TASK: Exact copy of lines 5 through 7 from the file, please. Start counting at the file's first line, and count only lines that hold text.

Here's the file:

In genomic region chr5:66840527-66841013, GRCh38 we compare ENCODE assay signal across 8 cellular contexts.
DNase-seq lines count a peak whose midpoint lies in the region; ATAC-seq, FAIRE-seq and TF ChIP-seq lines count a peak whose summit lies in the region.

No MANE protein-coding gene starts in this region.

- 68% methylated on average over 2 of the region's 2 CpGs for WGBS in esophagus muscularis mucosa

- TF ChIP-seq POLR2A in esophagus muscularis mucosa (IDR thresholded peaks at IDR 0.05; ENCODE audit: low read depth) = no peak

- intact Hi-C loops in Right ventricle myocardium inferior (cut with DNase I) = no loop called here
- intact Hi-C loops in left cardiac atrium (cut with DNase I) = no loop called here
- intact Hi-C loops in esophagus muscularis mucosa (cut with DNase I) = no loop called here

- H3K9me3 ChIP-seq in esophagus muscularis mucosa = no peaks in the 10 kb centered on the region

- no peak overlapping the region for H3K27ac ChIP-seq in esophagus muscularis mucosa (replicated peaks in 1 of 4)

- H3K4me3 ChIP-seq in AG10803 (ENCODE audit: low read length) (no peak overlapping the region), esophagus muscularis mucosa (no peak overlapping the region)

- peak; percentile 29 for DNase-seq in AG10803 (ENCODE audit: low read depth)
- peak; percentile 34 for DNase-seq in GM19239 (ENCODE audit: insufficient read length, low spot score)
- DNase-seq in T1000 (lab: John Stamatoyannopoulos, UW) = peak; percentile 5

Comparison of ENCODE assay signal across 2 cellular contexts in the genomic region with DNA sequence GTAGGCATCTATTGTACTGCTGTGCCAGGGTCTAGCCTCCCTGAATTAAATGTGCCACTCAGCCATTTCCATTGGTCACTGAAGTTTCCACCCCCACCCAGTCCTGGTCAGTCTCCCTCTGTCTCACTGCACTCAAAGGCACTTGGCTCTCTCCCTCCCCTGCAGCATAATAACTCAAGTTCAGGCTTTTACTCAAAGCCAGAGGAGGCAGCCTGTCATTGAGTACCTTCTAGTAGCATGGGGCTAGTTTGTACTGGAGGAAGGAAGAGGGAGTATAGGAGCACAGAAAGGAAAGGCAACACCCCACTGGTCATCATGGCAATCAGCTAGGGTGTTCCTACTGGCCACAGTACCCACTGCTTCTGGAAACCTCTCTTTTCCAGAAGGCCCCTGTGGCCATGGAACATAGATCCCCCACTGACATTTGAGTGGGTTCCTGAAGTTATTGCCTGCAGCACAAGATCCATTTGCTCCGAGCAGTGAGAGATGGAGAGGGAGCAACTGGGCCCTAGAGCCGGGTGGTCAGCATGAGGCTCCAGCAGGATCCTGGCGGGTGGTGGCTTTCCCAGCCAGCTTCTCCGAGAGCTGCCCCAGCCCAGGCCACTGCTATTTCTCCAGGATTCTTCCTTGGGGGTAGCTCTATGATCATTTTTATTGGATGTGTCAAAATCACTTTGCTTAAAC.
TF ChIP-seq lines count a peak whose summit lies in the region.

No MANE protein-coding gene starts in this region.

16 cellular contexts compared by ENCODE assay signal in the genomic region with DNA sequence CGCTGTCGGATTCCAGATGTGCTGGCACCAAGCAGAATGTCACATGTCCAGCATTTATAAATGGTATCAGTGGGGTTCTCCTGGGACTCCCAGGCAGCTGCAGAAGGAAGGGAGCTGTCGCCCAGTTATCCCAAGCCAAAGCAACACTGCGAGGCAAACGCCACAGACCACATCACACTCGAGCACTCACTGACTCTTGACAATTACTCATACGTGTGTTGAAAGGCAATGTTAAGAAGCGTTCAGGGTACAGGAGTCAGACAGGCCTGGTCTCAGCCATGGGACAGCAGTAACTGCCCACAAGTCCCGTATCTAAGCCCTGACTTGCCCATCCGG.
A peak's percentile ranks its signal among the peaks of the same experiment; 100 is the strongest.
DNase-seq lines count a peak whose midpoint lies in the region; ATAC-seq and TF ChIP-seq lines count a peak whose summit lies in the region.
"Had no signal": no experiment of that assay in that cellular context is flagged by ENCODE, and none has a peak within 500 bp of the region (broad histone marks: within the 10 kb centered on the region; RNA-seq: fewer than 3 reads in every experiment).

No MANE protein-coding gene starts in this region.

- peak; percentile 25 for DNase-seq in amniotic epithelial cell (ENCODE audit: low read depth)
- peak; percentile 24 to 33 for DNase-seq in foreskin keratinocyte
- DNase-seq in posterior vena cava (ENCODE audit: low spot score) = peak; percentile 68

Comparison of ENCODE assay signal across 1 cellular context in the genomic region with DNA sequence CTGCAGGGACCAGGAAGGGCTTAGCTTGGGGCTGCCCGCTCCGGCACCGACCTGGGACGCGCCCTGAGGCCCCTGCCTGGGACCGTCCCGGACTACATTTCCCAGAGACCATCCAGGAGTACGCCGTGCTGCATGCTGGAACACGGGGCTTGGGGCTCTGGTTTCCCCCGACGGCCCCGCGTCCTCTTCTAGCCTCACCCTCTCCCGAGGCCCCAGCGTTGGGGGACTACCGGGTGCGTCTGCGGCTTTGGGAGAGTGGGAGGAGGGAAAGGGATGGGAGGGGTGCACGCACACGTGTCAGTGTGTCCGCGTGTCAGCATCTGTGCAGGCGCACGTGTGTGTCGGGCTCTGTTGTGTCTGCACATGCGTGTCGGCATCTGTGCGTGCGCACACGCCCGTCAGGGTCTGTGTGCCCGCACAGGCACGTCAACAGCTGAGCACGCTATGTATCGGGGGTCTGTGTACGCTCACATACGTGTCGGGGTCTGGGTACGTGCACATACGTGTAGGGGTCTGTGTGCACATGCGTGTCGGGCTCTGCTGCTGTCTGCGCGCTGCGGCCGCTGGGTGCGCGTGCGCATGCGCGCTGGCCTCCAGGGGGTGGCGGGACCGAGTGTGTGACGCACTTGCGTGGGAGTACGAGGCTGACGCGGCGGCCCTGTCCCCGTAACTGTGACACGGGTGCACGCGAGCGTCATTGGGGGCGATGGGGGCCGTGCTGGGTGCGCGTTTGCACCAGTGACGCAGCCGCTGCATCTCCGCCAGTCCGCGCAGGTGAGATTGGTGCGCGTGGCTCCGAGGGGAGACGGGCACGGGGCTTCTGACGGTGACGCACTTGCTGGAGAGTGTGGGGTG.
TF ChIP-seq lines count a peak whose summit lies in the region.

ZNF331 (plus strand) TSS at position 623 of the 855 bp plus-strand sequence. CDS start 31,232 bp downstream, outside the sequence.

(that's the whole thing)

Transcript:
- TF ChIP-seq POLR2A in esophagus muscularis mucosa (IDR thresholded peaks at IDR 0.05; ENCODE audit: low read depth) = no peak

- intact Hi-C loops in Right ventricle myocardium inferior (cut with DNase I) = no loop called here
- intact Hi-C loops in left cardiac atrium (cut with DNase I) = no loop called here